July 2022

Postcards, postcards, postcards

I enter July thinking about reversals.

After the recent Supreme Court vote, I’m working to reject and respond, to thwart further reversal and denial of human rights.

This morning on my way to yoga at Prema Studio, someone on the radio noted that we’ll lose 50 minutes of light in July, 14 minutes during the coming week. The inevitable reversal of light. My first thought was to set an intention for today’s yoga practice to receive and hold on to light. Then I wondered how I might experience this seasonal change differently if I focused on letting go instead of holding on. What if I create space for longer darkness, more stillness?

As a rhetoric teacher, I think a lot about different responses for different purposes. This morning’s question was a reminder that I can gain energy to respond to one reversal by embracing other reversals.

We began our yoga practice with legs up the wall, reversing the flow of fluids, taking pressure off a complex system of veins and arteries that I too often take for granted. I felt restored and energized by the end of that segment of our practice.

As a writer and visual artist, I switch between words and images to let one energize the other. Sometimes the two come together, as in the visual poems in Heron Tree posted last month. At other times, I stay in one medium–book arts, collage, or fabric postcards, pictured above. I love postcards of any kind. They were the artifact and genre for my chapbook This Space for Message. I favor them because they are small and they invite fragments. And they are reversible. One side is typically the image, the “I am here” of the moment. The flip side is blank space, but not so much that it’s intimidating. It’s just enough for a few words to connect with someone.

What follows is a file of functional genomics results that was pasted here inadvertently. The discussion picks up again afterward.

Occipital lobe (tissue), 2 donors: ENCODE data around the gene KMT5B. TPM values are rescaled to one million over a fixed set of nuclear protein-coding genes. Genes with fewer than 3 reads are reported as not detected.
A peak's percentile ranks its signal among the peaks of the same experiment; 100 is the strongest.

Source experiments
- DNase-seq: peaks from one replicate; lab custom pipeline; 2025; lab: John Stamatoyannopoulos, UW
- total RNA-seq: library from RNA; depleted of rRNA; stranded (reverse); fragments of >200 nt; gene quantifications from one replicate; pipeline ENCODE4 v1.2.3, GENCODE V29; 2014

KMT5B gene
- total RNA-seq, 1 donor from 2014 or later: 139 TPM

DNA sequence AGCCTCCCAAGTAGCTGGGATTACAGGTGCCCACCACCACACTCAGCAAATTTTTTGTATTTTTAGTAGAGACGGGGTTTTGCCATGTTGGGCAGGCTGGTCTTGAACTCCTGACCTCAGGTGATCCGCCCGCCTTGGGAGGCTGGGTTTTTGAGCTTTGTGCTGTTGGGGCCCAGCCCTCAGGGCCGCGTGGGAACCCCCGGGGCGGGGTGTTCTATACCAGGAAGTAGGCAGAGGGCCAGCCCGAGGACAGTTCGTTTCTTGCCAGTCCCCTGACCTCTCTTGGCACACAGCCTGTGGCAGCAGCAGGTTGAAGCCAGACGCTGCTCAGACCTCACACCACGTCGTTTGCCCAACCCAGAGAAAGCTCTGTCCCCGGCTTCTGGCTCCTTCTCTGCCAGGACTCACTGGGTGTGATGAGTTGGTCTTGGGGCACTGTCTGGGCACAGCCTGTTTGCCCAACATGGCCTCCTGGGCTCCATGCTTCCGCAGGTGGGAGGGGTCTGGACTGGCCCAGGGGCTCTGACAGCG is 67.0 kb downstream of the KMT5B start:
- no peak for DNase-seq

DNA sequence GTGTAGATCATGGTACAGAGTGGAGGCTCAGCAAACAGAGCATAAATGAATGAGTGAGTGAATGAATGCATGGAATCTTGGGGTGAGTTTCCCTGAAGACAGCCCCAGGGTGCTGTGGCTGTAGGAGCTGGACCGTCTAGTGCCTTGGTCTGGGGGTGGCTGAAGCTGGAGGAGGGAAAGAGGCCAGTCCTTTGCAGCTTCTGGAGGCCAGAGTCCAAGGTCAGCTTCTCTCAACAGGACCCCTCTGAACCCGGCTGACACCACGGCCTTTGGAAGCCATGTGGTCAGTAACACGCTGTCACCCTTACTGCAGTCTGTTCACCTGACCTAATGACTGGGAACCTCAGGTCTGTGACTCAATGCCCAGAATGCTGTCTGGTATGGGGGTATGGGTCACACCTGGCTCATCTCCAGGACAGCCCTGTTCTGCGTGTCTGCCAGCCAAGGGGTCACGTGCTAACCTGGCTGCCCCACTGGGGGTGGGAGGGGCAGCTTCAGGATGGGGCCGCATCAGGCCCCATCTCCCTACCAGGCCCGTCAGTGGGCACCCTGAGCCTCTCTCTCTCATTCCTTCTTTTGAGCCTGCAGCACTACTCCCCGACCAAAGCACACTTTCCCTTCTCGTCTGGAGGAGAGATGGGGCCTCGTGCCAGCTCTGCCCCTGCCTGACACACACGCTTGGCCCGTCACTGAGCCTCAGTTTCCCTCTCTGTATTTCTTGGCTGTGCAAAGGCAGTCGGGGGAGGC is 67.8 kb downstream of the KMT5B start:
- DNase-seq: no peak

We began and ended our yoga practice with this quote, paraphrased here: “I reflect in stillness before moving into purposeful action.”

Light and darkness. Word and image. Fullness and blank space. Done and undone. These pairs seem like binaries, but only if we ignore the immense gap between them. I’m living in the gap this month. Where are you?